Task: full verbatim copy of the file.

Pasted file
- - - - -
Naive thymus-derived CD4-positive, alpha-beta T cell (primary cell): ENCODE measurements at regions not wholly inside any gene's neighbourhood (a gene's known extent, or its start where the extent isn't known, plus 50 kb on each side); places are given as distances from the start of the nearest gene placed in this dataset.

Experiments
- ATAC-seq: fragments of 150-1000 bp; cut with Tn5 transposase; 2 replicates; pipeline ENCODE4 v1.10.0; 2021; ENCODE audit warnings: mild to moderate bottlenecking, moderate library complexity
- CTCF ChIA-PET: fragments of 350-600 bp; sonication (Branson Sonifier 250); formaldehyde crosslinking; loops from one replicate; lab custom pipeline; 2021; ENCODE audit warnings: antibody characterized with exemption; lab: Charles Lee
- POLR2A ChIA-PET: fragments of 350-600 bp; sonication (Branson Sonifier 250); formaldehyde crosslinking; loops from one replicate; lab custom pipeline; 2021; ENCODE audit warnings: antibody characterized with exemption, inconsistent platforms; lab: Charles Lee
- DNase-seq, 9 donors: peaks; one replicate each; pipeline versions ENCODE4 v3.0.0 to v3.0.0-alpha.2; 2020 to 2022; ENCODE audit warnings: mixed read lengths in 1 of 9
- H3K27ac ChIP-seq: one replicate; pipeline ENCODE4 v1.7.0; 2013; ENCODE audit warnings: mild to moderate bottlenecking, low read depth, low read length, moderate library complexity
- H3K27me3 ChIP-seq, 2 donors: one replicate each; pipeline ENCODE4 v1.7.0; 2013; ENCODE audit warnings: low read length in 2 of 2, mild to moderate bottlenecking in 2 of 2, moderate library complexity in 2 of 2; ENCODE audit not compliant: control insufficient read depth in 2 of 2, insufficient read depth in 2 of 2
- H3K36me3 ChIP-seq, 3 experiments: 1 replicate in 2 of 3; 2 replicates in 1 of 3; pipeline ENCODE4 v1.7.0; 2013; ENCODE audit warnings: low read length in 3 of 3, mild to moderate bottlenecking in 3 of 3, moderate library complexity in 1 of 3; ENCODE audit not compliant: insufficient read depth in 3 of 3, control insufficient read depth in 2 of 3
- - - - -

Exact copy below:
Naive thymus-derived CD4-positive, alpha-beta T cell (primary cell): ENCODE measurements at regions not wholly inside any gene's neighbourhood (a gene's known extent, or its start where the extent isn't known, plus 50 kb on each side); places are given as distances from the start of the nearest gene placed in this dataset.

Experiments
- ATAC-seq: fragments of 150-1000 bp; cut with Tn5 transposase; 2 replicates; pipeline ENCODE4 v1.10.0; 2021; ENCODE audit warnings: mild to moderate bottlenecking, moderate library complexity
- CTCF ChIA-PET: fragments of 350-600 bp; sonication (Branson Sonifier 250); formaldehyde crosslinking; loops from one replicate; lab custom pipeline; 2021; ENCODE audit warnings: antibody characterized with exemption; lab: Charles Lee
- POLR2A ChIA-PET: fragments of 350-600 bp; sonication (Branson Sonifier 250); formaldehyde crosslinking; loops from one replicate; lab custom pipeline; 2021; ENCODE audit warnings: antibody characterized with exemption, inconsistent platforms; lab: Charles Lee
- DNase-seq, 9 donors: peaks; one replicate each; pipeline versions ENCODE4 v3.0.0 to v3.0.0-alpha.2; 2020 to 2022; ENCODE audit warnings: mixed read lengths in 1 of 9
- H3K27ac ChIP-seq: one replicate; pipeline ENCODE4 v1.7.0; 2013; ENCODE audit warnings: mild to moderate bottlenecking, low read depth, low read length, moderate library complexity
- H3K27me3 ChIP-seq, 2 donors: one replicate each; pipeline ENCODE4 v1.7.0; 2013; ENCODE audit warnings: low read length in 2 of 2, mild to moderate bottlenecking in 2 of 2, moderate library complexity in 2 of 2; ENCODE audit not compliant: control insufficient read depth in 2 of 2, insufficient read depth in 2 of 2
- H3K36me3 ChIP-seq, 3 experiments: 1 replicate in 2 of 3; 2 replicates in 1 of 3; pipeline ENCODE4 v1.7.0; 2013; ENCODE audit warnings: low read length in 3 of 3, mild to moderate bottlenecking in 3 of 3, moderate library complexity in 1 of 3; ENCODE audit not compliant: insufficient read depth in 3 of 3, control insufficient read depth in 2 of 3